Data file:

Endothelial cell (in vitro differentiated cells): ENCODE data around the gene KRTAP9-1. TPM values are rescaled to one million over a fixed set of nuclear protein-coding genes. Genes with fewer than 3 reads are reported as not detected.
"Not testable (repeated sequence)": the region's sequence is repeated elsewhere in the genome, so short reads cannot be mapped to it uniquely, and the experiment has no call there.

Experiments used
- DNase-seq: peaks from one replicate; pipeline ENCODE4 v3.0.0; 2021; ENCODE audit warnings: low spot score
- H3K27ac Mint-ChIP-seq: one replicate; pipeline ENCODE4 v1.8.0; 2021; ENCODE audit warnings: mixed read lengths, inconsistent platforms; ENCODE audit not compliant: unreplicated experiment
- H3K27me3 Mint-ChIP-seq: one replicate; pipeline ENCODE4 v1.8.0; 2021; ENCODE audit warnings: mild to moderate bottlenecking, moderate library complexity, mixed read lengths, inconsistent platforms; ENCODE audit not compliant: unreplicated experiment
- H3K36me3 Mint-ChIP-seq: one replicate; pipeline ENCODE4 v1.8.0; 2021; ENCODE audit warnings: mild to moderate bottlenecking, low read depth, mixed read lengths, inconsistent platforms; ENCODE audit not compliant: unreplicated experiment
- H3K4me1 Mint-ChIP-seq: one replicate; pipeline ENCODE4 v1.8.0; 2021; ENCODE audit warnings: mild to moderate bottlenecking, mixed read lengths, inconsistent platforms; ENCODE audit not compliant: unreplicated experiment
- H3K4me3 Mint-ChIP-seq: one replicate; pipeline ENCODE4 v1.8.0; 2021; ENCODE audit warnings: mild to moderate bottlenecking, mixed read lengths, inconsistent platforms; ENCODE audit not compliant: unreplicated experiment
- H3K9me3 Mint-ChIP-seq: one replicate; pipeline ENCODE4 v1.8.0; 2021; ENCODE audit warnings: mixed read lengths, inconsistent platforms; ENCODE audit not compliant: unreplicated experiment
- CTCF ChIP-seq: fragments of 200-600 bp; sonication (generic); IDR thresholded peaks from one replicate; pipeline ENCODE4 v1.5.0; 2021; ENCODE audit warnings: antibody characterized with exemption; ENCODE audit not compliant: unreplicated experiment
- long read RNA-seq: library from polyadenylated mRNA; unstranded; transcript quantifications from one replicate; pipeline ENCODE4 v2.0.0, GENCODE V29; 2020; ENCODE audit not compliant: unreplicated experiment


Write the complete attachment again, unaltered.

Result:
Endothelial cell (in vitro differentiated cells): ENCODE data around the gene KRTAP9-1. TPM values are rescaled to one million over a fixed set of nuclear protein-coding genes. Genes with fewer than 3 reads are reported as not detected.
"Not testable (repeated sequence)": the region's sequence is repeated elsewhere in the genome, so short reads cannot be mapped to it uniquely, and the experiment has no call there.

Experiments used
- DNase-seq: peaks from one replicate; pipeline ENCODE4 v3.0.0; 2021; ENCODE audit warnings: low spot score
- H3K27ac Mint-ChIP-seq: one replicate; pipeline ENCODE4 v1.8.0; 2021; ENCODE audit warnings: mixed read lengths, inconsistent platforms; ENCODE audit not compliant: unreplicated experiment
- H3K27me3 Mint-ChIP-seq: one replicate; pipeline ENCODE4 v1.8.0; 2021; ENCODE audit warnings: mild to moderate bottlenecking, moderate library complexity, mixed read lengths, inconsistent platforms; ENCODE audit not compliant: unreplicated experiment
- H3K36me3 Mint-ChIP-seq: one replicate; pipeline ENCODE4 v1.8.0; 2021; ENCODE audit warnings: mild to moderate bottlenecking, low read depth, mixed read lengths, inconsistent platforms; ENCODE audit not compliant: unreplicated experiment
- H3K4me1 Mint-ChIP-seq: one replicate; pipeline ENCODE4 v1.8.0; 2021; ENCODE audit warnings: mild to moderate bottlenecking, mixed read lengths, inconsistent platforms; ENCODE audit not compliant: unreplicated experiment
- H3K4me3 Mint-ChIP-seq: one replicate; pipeline ENCODE4 v1.8.0; 2021; ENCODE audit warnings: mild to moderate bottlenecking, mixed read lengths, inconsistent platforms; ENCODE audit not compliant: unreplicated experiment
- H3K9me3 Mint-ChIP-seq: one replicate; pipeline ENCODE4 v1.8.0; 2021; ENCODE audit warnings: mixed read lengths, inconsistent platforms; ENCODE audit not compliant: unreplicated experiment
- CTCF ChIP-seq: fragments of 200-600 bp; sonication (generic); IDR thresholded peaks from one replicate; pipeline ENCODE4 v1.5.0; 2021; ENCODE audit warnings: antibody characterized with exemption; ENCODE audit not compliant: unreplicated experiment
- long read RNA-seq: library from polyadenylated mRNA; unstranded; transcript quantifications from one replicate; pipeline ENCODE4 v2.0.0, GENCODE V29; 2020; ENCODE audit not compliant: unreplicated experiment